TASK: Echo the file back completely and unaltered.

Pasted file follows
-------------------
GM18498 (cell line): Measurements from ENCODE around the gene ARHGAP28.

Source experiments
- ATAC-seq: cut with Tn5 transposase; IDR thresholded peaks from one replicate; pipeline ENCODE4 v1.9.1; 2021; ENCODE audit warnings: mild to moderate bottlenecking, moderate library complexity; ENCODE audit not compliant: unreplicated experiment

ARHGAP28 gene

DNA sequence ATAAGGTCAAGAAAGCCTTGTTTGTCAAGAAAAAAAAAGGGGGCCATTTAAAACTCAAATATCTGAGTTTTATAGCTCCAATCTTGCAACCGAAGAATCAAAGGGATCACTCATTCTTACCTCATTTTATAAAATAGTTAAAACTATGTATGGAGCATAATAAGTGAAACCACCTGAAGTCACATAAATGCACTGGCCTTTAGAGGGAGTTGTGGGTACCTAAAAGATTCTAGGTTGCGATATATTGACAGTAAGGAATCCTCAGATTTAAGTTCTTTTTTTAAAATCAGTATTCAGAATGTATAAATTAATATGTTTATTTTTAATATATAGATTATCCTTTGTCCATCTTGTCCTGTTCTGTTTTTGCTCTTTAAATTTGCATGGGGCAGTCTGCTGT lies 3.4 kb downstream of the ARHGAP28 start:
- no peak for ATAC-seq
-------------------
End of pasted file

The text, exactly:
GM18498 (cell line): Measurements from ENCODE around the gene ARHGAP28.

Source experiments
- ATAC-seq: cut with Tn5 transposase; IDR thresholded peaks from one replicate; pipeline ENCODE4 v1.9.1; 2021; ENCODE audit warnings: mild to moderate bottlenecking, moderate library complexity; ENCODE audit not compliant: unreplicated experiment

ARHGAP28 gene

DNA sequence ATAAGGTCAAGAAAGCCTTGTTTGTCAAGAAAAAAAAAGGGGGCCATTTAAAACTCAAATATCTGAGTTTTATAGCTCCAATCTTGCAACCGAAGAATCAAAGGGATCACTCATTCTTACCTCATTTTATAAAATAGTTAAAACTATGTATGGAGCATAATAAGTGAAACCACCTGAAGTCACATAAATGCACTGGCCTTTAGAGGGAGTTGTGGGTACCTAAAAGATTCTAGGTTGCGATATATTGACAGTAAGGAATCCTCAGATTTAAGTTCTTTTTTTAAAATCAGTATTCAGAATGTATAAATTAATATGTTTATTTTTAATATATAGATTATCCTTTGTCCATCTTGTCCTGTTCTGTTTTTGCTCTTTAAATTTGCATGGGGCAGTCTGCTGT lies 3.4 kb downstream of the ARHGAP28 start:
- no peak for ATAC-seq